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Study: Number of immigrants in U.S. illegally has stopped falling

September 23, 2013|By Emily Alpert
  • Mexican immigrants walk through the Arizona desert after crossing the Mexican-U.S. border.
Mexican immigrants walk through the Arizona desert after crossing the… (Omar Torres / AFP / Getty…)

The exodus of immigrants who were in the United States illegally and left the country during the recession has halted--and the tide may actually be turning, a new report says.

An analysis by the Pew Research Center finds that the number of immigrants living illegally in the U.S.--mostly people who arrived without valid documents or overstayed their visas-–has held steady and may even have grown slightly beginning in 2009.

Earlier Pew research found that the numbers plunged by nearly a million during the downturn.

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The new estimates show a slight rebound in this immigrant population between 2009 and 2012, with the ranks growing from 11.3 million to 11.7 million – although still below the 2007 peak of 12.2 million.

Researchers cautioned that it isn’t clear if immigrant numbers are actually rising, because the estimates aren’t exact and the recent increase isn’t statistically significant. However, the population drop seems to have "bottomed out," they wrote.

Pew calculated the number of immigrants in the U.S. illegally by subtracting the estimated number of legally authorized immigrants from the number of people living in the U.S. who were born in foreign countries,  as measured in U.S. Census Bureau surveys. The center adjusts the government data to compensate for undercounting.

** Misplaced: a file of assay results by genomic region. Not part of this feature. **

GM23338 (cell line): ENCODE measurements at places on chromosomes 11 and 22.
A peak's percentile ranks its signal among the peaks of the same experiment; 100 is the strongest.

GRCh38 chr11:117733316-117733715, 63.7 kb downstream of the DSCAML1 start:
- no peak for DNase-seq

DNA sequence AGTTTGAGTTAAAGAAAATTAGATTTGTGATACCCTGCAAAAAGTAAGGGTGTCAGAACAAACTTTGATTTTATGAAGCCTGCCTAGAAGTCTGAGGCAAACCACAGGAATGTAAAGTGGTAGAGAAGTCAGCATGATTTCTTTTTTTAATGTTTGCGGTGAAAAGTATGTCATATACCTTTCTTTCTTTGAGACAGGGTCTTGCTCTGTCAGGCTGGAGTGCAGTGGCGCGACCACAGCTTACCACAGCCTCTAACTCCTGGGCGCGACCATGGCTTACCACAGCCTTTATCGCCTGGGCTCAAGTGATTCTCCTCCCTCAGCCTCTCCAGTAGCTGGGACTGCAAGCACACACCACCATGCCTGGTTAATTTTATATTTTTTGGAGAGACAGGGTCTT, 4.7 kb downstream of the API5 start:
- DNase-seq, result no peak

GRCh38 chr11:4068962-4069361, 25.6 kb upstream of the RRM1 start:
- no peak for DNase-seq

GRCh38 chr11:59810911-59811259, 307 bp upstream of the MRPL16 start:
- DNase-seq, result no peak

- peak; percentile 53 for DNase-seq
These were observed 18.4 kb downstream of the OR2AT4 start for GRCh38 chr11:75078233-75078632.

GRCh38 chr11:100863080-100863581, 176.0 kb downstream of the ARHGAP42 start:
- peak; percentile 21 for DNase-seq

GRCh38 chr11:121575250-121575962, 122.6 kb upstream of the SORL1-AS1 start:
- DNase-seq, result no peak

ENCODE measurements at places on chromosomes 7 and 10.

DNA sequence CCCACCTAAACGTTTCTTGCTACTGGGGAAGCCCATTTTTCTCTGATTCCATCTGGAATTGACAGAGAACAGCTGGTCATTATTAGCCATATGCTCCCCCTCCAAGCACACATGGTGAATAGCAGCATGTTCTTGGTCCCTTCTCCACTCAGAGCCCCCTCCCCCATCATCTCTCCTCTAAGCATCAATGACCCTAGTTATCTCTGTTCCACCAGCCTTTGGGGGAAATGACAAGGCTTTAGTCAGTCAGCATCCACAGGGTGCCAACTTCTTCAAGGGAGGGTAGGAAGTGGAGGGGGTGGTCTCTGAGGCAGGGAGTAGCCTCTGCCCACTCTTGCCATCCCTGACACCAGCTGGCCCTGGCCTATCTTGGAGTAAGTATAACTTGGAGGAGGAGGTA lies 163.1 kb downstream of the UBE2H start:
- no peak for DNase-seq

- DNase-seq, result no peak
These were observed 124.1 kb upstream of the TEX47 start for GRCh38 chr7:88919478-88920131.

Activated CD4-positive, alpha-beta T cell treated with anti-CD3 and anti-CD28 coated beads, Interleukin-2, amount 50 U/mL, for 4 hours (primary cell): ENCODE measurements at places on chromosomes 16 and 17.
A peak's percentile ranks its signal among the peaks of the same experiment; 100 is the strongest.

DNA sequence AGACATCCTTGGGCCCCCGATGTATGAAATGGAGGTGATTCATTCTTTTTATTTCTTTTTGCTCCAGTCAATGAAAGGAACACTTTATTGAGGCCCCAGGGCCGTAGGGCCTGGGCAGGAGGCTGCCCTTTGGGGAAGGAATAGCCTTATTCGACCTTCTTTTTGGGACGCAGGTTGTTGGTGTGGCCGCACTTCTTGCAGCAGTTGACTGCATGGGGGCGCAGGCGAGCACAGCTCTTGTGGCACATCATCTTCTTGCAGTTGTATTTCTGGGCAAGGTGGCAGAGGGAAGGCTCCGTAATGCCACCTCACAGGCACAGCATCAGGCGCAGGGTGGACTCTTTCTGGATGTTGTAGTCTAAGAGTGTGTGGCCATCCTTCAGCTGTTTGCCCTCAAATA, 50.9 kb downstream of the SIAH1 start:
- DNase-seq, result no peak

The flow of such immigrants has differed from state to state, Pew found:

In Texas, their numbers never fell, even during the recession. In California, New York and Illinois, the numbers dropped and have not rebounded. The report zeroed in on the states that draw the biggest numbers of immigrants living in the country illegally.

Immigration flows also differed among different groups. Pew researchers found that the number of such immigrants from Mexico continued to decline. Those from other countries appear to have either held steady or grown slightly in the aftermath of the recession.

Their findings are bolstered by government figures showing that last year, fewer Mexicans were apprehended trying to enter the U.S. illegally across its southern border than in the past, while growing numbers of people from other countries were taken into custody.


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